Megalo Box Episode 1 Review: Buy or Die?

2018 is shaping up to be a nostalgic year for anime fans, with the continuation of Cardcaptor Sakura during the Winter 2018 season, a reboot of the classic fighting anime Grappler Baki, and the surprise announcement of a BANANA FISH anime! But, out of all these anime titles, one stood out from the rest: Megalo Box! Inspired by the classic boxing anime, Ashita no Joe, Megalo Box serves as the spiritual successor to the series, bringing the gritty cutthroat world of boxing to a new generation of anime fans! It’s been 50 years since Joe stepped into the ring and now it’s time for a new contender, Junk Dog to take up the mantle. Join me ringside as I dive into the first episode of Megalo Box!


Taking place in the not too distant future, Megalo Box follows underground boxer, Junk Dog (JD for short), as he scratches out a living in the slums. When a rival appears in his path, JD will set his sights on the Megalonia, an international boxing tournament, to settle the score and make a name for himself on the world stage. With everything on the line, can JD make a name for himself in a real ring or will he ultimately crash and burn?

Episode Highlights

Location Title Cards: Every time a new locale is shown, the name of that particular location will be displayed in semi-transparent yellow text across the screen. The name is displayed in both Japanese and English.

Parallels/Callbacks: Megalo Box is its own thing, but there are more than a few Joe references and callbacks, most of which go completely over your head if you haven’t seen Ashita no Joe. It’s a fun way to pay homage to the iconic series without alienating new viewers or beating fans of Joe over the head with nostalgia.

Background Details: Most of the episode takes place in the slums, and the animation team did a fantastic job playing up the grungier side of things. The colors are muted and worn, the buildings are practically falling apart with varying degrees of structural damage and because this is an inner-city slum, there’s graffiti on just about everything. This is the level of detail I live for in my anime!

Action Effects: During the boxing match, you can see the speed lines and impact effects when the fighters punch or make contact with one another. It’s a style that is often used in print media to compensate for the lack of animation, but rather than feeling gimmicky or out of place, the choice adds weight to the animation giving the matches a much more tangible impact.

Themes & Trivia

Nameless Warrior: Rather than going by his real name, the series’ protagonist instead goes by his ring name, Junk Dog.

Megalo Box: I’m not going to be the first person to bring this up, nor will I be the last, but, the boxing in Megalo Box features human boxers decked out in mechanical/robotic limb enhancements, similar to that of the 2011 American film, Real Steel. Of course, there are some differences, robots are replaced with limb enhancements, but the future of boxing seems to be… mecha…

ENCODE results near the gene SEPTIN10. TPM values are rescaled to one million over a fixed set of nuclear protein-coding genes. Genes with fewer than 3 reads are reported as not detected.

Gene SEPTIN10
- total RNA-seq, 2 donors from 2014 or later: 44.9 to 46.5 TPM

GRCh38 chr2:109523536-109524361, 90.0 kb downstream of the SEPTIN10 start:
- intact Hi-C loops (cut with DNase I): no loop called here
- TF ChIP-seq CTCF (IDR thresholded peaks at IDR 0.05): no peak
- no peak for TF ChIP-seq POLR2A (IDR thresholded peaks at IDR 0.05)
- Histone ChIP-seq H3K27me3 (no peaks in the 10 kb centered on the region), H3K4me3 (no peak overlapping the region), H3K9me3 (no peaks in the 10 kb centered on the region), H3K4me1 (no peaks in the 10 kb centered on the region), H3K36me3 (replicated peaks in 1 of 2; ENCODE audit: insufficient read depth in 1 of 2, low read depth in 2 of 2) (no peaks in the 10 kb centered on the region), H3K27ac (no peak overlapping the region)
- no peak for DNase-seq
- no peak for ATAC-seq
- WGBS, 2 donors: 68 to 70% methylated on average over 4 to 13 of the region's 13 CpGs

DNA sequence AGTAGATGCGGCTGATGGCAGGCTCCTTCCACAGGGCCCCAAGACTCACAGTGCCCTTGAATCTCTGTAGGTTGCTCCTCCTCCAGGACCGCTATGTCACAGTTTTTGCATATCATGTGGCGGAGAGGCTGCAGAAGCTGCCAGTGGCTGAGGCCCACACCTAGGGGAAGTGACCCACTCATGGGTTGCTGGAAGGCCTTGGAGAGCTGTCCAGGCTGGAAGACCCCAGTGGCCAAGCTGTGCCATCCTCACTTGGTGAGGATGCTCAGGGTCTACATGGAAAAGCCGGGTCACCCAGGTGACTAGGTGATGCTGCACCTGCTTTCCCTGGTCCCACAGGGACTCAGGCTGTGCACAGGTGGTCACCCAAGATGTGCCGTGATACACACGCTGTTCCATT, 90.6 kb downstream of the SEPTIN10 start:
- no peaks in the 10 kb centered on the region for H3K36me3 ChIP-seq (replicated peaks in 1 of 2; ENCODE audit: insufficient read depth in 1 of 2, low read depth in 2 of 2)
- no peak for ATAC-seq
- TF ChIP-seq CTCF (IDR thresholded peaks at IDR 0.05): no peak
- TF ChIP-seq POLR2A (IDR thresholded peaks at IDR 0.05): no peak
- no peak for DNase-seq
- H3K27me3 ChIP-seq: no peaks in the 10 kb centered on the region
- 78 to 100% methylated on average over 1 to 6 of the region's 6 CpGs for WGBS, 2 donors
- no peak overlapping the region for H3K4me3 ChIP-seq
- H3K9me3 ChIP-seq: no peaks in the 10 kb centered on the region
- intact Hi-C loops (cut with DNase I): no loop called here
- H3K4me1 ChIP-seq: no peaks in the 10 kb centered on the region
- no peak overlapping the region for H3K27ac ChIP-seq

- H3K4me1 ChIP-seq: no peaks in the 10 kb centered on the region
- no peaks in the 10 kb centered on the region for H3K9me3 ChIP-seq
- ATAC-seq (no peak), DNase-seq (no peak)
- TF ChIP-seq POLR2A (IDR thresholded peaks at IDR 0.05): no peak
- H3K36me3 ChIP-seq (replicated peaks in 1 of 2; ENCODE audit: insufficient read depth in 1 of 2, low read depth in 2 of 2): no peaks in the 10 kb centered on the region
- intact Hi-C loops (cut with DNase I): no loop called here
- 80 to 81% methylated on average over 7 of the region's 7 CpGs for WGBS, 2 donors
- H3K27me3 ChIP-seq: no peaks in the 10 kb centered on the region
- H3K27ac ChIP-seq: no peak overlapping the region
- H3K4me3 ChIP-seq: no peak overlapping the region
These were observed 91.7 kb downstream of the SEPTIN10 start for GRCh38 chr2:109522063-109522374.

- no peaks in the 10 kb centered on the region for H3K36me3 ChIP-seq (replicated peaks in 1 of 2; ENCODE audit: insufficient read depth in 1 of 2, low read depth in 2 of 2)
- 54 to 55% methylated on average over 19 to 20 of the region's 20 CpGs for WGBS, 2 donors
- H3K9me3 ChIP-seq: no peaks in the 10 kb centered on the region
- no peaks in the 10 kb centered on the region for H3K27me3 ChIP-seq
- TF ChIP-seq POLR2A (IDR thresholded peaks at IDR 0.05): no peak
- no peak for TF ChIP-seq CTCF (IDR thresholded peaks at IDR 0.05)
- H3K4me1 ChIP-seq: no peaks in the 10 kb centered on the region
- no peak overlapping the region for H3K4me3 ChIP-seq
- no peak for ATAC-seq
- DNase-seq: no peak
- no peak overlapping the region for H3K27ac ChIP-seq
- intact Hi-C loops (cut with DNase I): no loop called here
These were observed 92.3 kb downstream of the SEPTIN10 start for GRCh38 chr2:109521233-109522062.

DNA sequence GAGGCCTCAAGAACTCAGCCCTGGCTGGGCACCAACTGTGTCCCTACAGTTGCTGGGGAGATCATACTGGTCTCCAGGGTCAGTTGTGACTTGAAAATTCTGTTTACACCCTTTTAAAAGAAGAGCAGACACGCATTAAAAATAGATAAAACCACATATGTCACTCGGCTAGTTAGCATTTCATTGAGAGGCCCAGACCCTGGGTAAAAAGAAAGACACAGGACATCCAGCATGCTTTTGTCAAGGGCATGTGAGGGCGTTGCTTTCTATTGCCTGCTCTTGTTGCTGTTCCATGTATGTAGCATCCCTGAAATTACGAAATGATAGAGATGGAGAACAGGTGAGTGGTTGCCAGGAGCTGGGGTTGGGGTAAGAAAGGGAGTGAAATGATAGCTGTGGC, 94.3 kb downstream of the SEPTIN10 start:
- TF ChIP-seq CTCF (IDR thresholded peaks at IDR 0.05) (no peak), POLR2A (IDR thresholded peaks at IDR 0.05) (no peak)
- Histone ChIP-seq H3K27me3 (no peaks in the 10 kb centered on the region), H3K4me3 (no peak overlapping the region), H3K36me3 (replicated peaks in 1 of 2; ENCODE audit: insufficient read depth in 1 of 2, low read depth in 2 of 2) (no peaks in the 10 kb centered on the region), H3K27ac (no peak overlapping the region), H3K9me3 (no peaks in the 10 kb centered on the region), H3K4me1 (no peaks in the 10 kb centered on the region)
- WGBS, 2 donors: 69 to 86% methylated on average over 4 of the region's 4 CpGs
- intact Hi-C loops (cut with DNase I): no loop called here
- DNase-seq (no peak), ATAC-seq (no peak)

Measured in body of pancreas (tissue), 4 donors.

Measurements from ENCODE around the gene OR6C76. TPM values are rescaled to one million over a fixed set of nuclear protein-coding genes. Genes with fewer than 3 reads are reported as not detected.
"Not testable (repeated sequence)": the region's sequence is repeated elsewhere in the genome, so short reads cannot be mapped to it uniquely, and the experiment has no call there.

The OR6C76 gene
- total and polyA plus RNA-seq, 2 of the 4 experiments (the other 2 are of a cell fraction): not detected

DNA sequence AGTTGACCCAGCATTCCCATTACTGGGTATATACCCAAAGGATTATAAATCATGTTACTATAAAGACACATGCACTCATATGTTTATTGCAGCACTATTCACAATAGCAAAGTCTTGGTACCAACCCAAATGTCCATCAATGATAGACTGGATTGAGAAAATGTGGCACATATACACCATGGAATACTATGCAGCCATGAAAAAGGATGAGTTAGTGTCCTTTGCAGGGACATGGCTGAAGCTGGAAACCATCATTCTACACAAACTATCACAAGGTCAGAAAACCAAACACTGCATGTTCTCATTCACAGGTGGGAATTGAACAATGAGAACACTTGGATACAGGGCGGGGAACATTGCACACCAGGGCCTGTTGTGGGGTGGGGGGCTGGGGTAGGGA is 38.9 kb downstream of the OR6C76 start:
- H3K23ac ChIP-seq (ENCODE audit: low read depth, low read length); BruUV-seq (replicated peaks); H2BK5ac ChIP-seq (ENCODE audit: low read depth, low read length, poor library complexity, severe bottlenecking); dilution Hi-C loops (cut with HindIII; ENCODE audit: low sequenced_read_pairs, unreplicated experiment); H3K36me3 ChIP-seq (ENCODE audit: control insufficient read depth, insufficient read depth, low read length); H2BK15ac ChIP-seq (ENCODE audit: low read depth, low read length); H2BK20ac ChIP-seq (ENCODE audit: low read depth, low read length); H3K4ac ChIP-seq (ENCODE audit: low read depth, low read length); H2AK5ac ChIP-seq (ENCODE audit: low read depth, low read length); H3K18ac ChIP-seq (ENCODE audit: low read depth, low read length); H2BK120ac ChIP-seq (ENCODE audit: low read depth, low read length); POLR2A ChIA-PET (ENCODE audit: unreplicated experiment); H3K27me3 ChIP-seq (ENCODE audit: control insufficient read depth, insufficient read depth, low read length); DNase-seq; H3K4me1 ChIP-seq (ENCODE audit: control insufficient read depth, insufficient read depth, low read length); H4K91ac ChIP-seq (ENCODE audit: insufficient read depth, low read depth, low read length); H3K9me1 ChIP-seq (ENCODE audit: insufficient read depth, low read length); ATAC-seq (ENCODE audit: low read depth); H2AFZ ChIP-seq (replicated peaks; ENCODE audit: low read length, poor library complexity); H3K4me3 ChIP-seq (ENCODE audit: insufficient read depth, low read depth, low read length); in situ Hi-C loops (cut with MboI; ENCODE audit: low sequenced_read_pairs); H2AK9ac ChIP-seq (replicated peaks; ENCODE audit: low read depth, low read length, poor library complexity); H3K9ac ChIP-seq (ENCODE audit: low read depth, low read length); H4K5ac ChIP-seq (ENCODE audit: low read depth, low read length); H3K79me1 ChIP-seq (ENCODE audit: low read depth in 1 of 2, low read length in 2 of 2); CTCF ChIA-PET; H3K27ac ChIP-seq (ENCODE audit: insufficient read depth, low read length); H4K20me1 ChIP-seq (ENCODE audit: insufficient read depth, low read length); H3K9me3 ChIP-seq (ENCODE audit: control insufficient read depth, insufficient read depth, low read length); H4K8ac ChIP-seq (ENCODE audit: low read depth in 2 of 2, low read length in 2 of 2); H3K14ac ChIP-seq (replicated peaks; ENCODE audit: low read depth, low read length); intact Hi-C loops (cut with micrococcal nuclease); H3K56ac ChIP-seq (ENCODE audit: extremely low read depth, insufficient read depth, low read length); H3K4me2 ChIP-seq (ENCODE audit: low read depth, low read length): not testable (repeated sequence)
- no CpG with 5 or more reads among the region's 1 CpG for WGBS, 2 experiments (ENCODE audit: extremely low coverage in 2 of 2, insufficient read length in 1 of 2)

Episode names: Episodes are referred to as ‘Rounds.’ Boxing matches are typically divided into a maximum of twelve (ranging between 4-10 seconds depending on the type of match).


The first episode of Megalo Box definitely gave off more of a Cowboy Bebop/Michiko to Hatchin vibe with the aesthetic feel of Samurai Champloo, with its gritty, world-weary protagonist, grungy locals, and funk/pop soundtrack.

Early on, the series is aiming to set itself apart from its Joe roots, and it works. Megalo Box is its own thing and that’s what we need now, not another washed-out remake or reboot. Joe’s story was very much a product of its time and this series understands that and is writing with today’s audience in mind, but with some subtle callbacks to characters and situations from the previous series. Not enough to alienate folks who haven’t seen Ashita no Joe, but just enough for fans of Joe to feel their nostalgia senses tingle from the parallels. JD is a likable guy, who doesn’t immediately go out of his way to piss you off like Joe did in Ashita no Joe and he’s much better off because of it. The other characters are given brief intros and I see more than a few that are callbacks to the  Joe supporting cast.

There’s some nice world-building in this episode about the social divide thatexistst between those in the city and those in the slums, without huge exposition dumps. There’s a lot of show don’t tell going on and I for one appreciate the subtly.  

Every Dog Has Its Day

Overall, I was really impressed with episode one of Megalo Box! While it is aa Ashita no Joe 50th Anniversary tribute anime, it definitely sets itself apart from its predecessor, and I for one can’t wait to watch this new story unfold! I’ll definitely have a ringside seat for next week’s episode!!

What do you guys think of Megalo Box’s debut episode? Do you think it will be one of this season’s break out stars or is it another ambitious undertaking? Let us know in the comment section below! And don’t forget to check the rest of the Spring 2018 anime reviews on MANGA.TOKYO!

NEXT TIME: The Man Only Dies Once

Megalo Box

Spring 2018 | Anime Info

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